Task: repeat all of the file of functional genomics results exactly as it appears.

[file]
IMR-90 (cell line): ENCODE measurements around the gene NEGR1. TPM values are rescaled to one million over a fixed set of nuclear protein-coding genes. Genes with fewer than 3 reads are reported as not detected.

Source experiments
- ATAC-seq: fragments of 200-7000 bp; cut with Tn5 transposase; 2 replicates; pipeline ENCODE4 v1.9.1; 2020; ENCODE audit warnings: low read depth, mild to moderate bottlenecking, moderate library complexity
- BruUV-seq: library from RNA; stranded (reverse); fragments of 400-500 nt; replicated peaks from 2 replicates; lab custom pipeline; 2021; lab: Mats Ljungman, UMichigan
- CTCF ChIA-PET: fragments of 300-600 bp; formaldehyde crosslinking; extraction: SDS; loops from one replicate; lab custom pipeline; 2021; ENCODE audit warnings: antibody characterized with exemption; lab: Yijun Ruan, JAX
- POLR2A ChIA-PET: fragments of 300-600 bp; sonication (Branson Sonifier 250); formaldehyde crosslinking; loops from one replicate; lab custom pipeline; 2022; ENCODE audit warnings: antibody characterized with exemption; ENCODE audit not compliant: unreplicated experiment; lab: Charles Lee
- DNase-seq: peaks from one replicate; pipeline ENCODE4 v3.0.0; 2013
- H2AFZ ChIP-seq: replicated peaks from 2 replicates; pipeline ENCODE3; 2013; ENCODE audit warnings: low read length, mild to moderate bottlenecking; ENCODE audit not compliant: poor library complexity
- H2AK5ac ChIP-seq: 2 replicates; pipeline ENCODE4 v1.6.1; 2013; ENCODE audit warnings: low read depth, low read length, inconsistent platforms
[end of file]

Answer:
IMR-90 (cell line): ENCODE measurements around the gene NEGR1. TPM values are rescaled to one million over a fixed set of nuclear protein-coding genes. Genes with fewer than 3 reads are reported as not detected.

Source experiments
- ATAC-seq: fragments of 200-7000 bp; cut with Tn5 transposase; 2 replicates; pipeline ENCODE4 v1.9.1; 2020; ENCODE audit warnings: low read depth, mild to moderate bottlenecking, moderate library complexity
- BruUV-seq: library from RNA; stranded (reverse); fragments of 400-500 nt; replicated peaks from 2 replicates; lab custom pipeline; 2021; lab: Mats Ljungman, UMichigan
- CTCF ChIA-PET: fragments of 300-600 bp; formaldehyde crosslinking; extraction: SDS; loops from one replicate; lab custom pipeline; 2021; ENCODE audit warnings: antibody characterized with exemption; lab: Yijun Ruan, JAX
- POLR2A ChIA-PET: fragments of 300-600 bp; sonication (Branson Sonifier 250); formaldehyde crosslinking; loops from one replicate; lab custom pipeline; 2022; ENCODE audit warnings: antibody characterized with exemption; ENCODE audit not compliant: unreplicated experiment; lab: Charles Lee
- DNase-seq: peaks from one replicate; pipeline ENCODE4 v3.0.0; 2013
- H2AFZ ChIP-seq: replicated peaks from 2 replicates; pipeline ENCODE3; 2013; ENCODE audit warnings: low read length, mild to moderate bottlenecking; ENCODE audit not compliant: poor library complexity
- H2AK5ac ChIP-seq: 2 replicates; pipeline ENCODE4 v1.6.1; 2013; ENCODE audit warnings: low read depth, low read length, inconsistent platforms